Thursday, 11 February 2016

Turning Ideas Into Action

There is a really electric feeling at that point for the first time ever we take an idea and try to turn it into reality. It's electric the first time you do it yourself, even if a million people have already done it, because you prove something to yourself. It's called learning. And when we do exactly the same thing for the first time ever it's called innovating.

And lots of people have taken the ideas in my recent post about maximising choice and control in end of life and are beginning to try them out out too: real innovation happening right now!

Pioneer of person centred thinking and planning Helen Sanderson followed the simple rule in person centred approaches: "Try it out with yourself or your family first, because the closest thing to experiencing using it in real life, is experiencing using it in real life".

So she sat with her mum Carolyn, and helped her own plan for end of life.

She had already started a plan, so they worked together on it further: Here's what they came up with together.
To me, you have captured the essence of a person centred practice as soon as you can sit down with your mum and do it!

Helen also pointed out something: It's quite routine for people like our mortgage advisor or our solicitor to ask us what our plans are for the end of our life, what will we do with our possessions? How will we pay for our funeral? Why is it therefore so rare that nobody medical asks us about our plans for when we die? Could this be something our GP does? Whose job could it be?

We also encouraged as many people as possible to try the new formats out at their own homes, hospices or workplaces, or indeed with their own friends and families. We will have a big online feedback session soon, using the hashtag #maxeolc. Don't forget to use the Advanced Care Planning 'Fink Cards' as a way of opening up really good conversations around end of life.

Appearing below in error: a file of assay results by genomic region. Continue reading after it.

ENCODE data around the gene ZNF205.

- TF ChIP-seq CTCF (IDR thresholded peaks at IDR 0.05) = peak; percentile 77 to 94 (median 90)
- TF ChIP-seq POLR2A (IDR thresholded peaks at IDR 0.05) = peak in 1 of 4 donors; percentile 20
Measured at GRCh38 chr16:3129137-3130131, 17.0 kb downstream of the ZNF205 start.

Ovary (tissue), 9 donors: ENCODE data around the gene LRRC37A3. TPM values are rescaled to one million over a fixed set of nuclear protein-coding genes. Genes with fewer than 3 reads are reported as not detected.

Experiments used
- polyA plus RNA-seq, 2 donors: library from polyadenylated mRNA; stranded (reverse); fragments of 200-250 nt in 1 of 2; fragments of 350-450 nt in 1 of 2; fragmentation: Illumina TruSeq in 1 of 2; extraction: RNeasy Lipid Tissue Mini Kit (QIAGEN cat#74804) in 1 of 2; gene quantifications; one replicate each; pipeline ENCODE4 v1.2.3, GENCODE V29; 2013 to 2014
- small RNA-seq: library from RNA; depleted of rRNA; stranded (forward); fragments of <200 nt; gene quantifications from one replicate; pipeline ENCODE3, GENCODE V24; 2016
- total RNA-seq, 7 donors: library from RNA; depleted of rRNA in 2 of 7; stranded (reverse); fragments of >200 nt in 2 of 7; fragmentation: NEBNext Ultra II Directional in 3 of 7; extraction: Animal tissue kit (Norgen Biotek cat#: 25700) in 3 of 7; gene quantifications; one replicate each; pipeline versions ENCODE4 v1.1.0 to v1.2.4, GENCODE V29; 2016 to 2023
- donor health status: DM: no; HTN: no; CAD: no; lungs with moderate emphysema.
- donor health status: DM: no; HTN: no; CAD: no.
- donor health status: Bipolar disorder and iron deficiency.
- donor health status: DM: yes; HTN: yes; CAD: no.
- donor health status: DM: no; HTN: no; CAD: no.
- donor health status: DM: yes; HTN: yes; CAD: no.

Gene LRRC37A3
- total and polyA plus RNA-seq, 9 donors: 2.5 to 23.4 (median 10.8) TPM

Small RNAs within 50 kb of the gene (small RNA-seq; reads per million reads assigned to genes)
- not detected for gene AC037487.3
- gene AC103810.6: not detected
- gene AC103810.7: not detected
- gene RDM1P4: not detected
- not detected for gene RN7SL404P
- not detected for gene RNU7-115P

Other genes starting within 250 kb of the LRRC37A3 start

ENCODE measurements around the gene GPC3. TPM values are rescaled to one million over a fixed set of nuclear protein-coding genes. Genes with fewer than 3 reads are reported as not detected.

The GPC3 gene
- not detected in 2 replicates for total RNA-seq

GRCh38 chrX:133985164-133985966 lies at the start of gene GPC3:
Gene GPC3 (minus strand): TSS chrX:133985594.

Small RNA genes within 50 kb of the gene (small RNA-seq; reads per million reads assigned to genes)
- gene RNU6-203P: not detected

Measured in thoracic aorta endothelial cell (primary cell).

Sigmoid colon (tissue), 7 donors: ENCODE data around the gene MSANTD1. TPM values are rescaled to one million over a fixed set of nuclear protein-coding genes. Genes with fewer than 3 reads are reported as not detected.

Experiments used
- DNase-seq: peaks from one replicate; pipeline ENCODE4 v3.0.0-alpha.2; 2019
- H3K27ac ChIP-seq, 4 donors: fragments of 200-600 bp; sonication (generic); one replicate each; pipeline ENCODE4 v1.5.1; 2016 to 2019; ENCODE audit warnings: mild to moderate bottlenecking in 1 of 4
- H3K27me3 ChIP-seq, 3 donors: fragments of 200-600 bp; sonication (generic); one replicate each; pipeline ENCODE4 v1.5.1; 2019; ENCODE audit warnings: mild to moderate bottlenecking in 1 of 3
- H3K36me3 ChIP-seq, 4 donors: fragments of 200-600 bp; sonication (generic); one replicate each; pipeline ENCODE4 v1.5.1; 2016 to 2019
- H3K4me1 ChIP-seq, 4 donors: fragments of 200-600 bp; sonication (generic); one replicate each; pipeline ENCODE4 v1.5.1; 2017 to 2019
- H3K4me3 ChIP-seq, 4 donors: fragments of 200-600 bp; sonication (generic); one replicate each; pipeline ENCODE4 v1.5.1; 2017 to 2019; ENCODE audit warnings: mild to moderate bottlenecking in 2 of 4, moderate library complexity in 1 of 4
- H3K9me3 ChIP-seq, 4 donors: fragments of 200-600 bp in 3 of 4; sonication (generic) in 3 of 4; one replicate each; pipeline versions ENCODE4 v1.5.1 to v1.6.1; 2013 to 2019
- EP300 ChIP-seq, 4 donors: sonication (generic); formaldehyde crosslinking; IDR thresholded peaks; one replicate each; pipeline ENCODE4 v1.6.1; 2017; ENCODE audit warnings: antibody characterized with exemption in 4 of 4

It's not just in the UK. I sent out an electronic version of the Daily Mail article to my colleagues on the board of The International Learning Community for Person Centred Practices. Some of them have felt driven to action too!

Laura Buckner said "I have shared your work online.  I recently shared it with my cousin (end-stage lung cancer).  I will have lunch next week with a cycling buddy of mine who also happens to be a hospice chaplain; I specifically want to share your work with him and talk about how we can collaborate to bring this to the many patients and their families he supports.

and Michael Smull said "Great article.  I hope it inspires many others to do the same.  I have been sharing your planner here in the US.  I have sent it to some of the federal officials I know and I was showing it the people in charge of social care and health in the Minneapolis area yesterday.   I hope we can help it make a difference here as well"

So please feel free to become part of this process of innovation. Pick up the tools and try them out in your own workplace. Look out for further blogs on this topic, not just from me but from leaders in the field of end of life, and be ready to join in with the twitter conversation #maxeolc when we announce the date!

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